His 2004 season was impressive, despite both the hitting environment and his missing five weeks after taking a pitch to the cheekbone, but his PECOTA projection suggested that he was not yet prepared for the majors, coming in at only .251/.291/.426 (which looks a lot like the 2006 line he would put up with the Braves). Francoeur spent half of his season at Double-A, improving on his small sample from 2004. He hit .275/.322/.487, a bit surprising for a 21-year-old who still couldn’t hit breaking pitches in his first full year at Double-A.
Baseball America named Frenchy the Braves’ number one prospect, pointing to his consistency in getting the barrel of the bat on the ball, his excellent bat speed, and his using the entire field, and qualified it all by noting the one significant issue that would continue to plague him-a lack of strike-zone judgment and plate discipline.
After an injury to Brian Jordan in July, Francoeur made his major league debut with the Braves. Frenchy took the National League by storm, decimating opposing pitching from his July 7 call-up through August 15, hitting .382/.394/.745 with a home run every 11 at-bats. His lack of plate discipline would ultimately catch up to him; his OBP was only 12 points higher than his batting average, and when the hits stopped coming in-Francoeur would hit just .245/.300/.419 with a home run every 31 at-bats the rest of the way-his value dropped precipitously. He continued to excel on defense though, setting a rookie record for assists.
Francoeur was struggling against right-handed pitching: though he destroyed southpaws at a .379/.408/.803 clip, he managed just .272/.310/.461 against right-handers. This problem is still with him, as Francoeur hit just .260/.301/.410 against right-handers from 2006-2008. Since he has never again hit lefties the way he did during that brief early span, his line has come nowhere close to that of his debut.
Baseball Prospectus 2006 was not quite ready to give up on him:
Cue the theme from The Natural. Number 27 on our Top 50 Prospect List a year ago, scouts raved about his five-tool talents and incredible bat speed, but we viewed his lack of plate discipline with trepidation. In the Southern League to start 2005, Francoeur showed little patience before being called to The Show just before the All-Star break. He homered in his debut and just kept hitting; by August 10 he was batting .400/.407/.767 in 91 plate appearances, but had yet to draw a walk. Not until his 139th PA, on August 24, did he finally deign to accept a free pass. Even so, Francoeur gave the Braves a literal shot in the arm with his defense in right field, making opposing third-base coaches look foolish with 13 assists in just 67 games. While his hack-n-whack approach remains problematic-when was the last time you saw an MVP candidate with anything approaching a 58/8 K/UIBB rate?-he’s just 22, and there is no shortage of other reasons to be excited about him.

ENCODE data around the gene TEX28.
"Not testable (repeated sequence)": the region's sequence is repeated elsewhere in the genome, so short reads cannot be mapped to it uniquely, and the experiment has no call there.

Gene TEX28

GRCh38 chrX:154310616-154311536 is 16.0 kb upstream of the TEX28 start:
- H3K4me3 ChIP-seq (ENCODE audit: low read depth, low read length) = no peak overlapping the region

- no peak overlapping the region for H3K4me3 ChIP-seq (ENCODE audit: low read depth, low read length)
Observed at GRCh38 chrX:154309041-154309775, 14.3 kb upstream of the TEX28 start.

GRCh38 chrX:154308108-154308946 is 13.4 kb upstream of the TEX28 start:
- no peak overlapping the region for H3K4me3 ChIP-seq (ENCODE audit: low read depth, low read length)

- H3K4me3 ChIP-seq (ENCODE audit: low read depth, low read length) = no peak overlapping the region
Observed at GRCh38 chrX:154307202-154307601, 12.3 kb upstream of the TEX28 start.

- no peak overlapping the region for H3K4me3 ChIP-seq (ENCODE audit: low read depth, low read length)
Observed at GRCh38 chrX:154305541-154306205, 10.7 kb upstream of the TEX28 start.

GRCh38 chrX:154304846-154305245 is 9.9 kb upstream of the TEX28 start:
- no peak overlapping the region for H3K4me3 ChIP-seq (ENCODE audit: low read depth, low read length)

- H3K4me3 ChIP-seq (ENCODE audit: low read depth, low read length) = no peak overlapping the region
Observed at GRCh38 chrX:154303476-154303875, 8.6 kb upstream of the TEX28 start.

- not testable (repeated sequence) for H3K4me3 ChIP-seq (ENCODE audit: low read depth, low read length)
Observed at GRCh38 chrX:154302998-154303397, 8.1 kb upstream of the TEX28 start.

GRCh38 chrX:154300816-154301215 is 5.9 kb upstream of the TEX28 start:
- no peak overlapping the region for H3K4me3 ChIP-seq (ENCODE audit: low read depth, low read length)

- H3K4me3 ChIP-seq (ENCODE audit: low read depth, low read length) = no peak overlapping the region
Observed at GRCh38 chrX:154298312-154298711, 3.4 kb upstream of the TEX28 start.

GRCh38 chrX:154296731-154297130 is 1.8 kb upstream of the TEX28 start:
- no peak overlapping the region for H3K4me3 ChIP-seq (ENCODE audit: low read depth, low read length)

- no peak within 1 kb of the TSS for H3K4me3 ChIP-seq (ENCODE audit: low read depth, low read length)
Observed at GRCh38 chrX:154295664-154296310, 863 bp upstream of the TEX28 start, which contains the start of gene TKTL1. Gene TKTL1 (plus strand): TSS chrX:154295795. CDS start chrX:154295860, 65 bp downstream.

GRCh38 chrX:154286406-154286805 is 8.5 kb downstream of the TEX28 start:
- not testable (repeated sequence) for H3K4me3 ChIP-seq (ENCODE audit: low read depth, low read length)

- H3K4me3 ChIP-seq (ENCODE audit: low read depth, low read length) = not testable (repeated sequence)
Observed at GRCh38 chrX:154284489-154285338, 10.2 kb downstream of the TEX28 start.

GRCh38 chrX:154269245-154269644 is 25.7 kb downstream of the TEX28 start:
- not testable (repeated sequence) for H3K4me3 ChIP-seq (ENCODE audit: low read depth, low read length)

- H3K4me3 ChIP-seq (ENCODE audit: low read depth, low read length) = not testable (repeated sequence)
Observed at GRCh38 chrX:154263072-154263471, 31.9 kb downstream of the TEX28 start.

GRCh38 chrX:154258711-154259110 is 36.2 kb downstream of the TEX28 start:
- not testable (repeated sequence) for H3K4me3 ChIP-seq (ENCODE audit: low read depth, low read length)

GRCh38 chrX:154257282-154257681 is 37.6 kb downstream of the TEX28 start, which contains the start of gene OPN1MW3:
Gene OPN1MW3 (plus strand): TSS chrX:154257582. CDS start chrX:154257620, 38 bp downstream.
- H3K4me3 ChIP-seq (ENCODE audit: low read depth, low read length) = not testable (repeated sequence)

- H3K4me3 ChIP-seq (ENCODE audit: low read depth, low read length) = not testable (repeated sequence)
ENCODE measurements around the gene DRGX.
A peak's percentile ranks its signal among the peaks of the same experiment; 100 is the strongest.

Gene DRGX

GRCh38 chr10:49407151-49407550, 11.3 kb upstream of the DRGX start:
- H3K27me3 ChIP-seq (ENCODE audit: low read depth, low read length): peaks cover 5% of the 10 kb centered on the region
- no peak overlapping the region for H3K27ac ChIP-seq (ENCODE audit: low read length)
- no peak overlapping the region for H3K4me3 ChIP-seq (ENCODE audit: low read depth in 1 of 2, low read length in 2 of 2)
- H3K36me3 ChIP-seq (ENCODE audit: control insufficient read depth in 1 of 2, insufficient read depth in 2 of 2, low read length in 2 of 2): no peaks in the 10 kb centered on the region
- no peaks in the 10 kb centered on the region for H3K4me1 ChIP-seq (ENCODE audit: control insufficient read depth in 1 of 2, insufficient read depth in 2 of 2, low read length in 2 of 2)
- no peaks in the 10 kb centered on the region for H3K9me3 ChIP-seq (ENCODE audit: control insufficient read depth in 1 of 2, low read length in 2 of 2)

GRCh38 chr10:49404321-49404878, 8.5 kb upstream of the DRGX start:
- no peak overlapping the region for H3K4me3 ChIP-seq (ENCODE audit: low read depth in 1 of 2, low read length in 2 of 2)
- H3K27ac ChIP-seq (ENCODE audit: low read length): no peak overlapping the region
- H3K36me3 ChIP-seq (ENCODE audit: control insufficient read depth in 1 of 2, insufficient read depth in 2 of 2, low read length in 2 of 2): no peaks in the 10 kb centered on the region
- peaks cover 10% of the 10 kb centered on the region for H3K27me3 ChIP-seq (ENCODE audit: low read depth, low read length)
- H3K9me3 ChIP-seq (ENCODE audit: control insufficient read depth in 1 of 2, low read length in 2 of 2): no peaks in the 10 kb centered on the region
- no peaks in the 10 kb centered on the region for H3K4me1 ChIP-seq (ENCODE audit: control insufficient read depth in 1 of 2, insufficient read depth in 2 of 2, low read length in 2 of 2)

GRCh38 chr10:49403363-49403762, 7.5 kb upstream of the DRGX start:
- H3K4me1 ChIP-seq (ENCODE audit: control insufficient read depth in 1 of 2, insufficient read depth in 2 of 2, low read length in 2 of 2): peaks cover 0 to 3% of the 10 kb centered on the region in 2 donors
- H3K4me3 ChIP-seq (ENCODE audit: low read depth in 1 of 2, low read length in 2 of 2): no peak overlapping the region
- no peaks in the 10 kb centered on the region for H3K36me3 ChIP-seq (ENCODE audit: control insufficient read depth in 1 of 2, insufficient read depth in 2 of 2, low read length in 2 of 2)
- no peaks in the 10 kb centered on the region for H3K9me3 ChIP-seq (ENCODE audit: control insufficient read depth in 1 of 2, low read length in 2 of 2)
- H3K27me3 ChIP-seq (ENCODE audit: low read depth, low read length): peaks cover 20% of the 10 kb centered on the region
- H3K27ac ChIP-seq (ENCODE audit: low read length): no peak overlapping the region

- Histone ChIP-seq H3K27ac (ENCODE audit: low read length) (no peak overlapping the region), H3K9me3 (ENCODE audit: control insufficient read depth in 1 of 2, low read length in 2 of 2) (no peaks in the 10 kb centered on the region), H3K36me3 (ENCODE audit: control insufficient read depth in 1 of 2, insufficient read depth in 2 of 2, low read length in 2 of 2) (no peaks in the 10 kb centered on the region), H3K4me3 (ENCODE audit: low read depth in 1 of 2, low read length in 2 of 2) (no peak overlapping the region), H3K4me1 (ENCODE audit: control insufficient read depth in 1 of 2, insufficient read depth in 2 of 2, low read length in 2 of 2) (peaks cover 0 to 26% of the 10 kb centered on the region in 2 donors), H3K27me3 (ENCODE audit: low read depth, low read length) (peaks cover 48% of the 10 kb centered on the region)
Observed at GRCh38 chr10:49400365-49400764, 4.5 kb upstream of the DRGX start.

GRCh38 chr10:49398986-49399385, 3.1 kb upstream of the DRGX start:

This apprehension was well deserved, especially once Francoeur’s stat line began to deflate. The 2006 season would see him hitting .260/.293/.449, as pitchers realized that even though he had the ability to send strikes into orbit, he would also take mighty hacks at the air anytime a pitch was out of the zone. His walk rate somehow fell further-from 4.1 to 3.4 percent-and he also lost some of his power, with his ISO dipping below the .200 mark.
Baseball Prospectus 2007 knew that though Francoeur had tremendous talent and raw ability, he was also on the receiving end of some poor luck coupled with underdeveloped skills:
Francoeur is a disparate blend of tremendous strengths and equally significant weaknesses. Though he would sometimes protest that he was temperamentally unsuited to taking pitches, Frenchy promised to work on his plate discipline during the 2006 season. Maybe he was right-despite his supposed commitment, he took fewer pitches per plate appearance than in 2005, and his walk rate actually dropped. Regardless of his RBI totals, he won’t have real value to a lineup until he improves his approach at the plate. His Equivalent Average was 25 points below the average for right fielders, and his 473 outs tied for third in the majors; if he had been placed higher in the lineup, Francoeur almost certainly would have led the league. The good news is that part of his performance was attributable to a low BABIP, so it’s probable that he’ll bounce back with better luck. If he ever does mature at the plate, he really will become the star right fielder that his [runs-batted-in] and his arm have convinced so many he already is.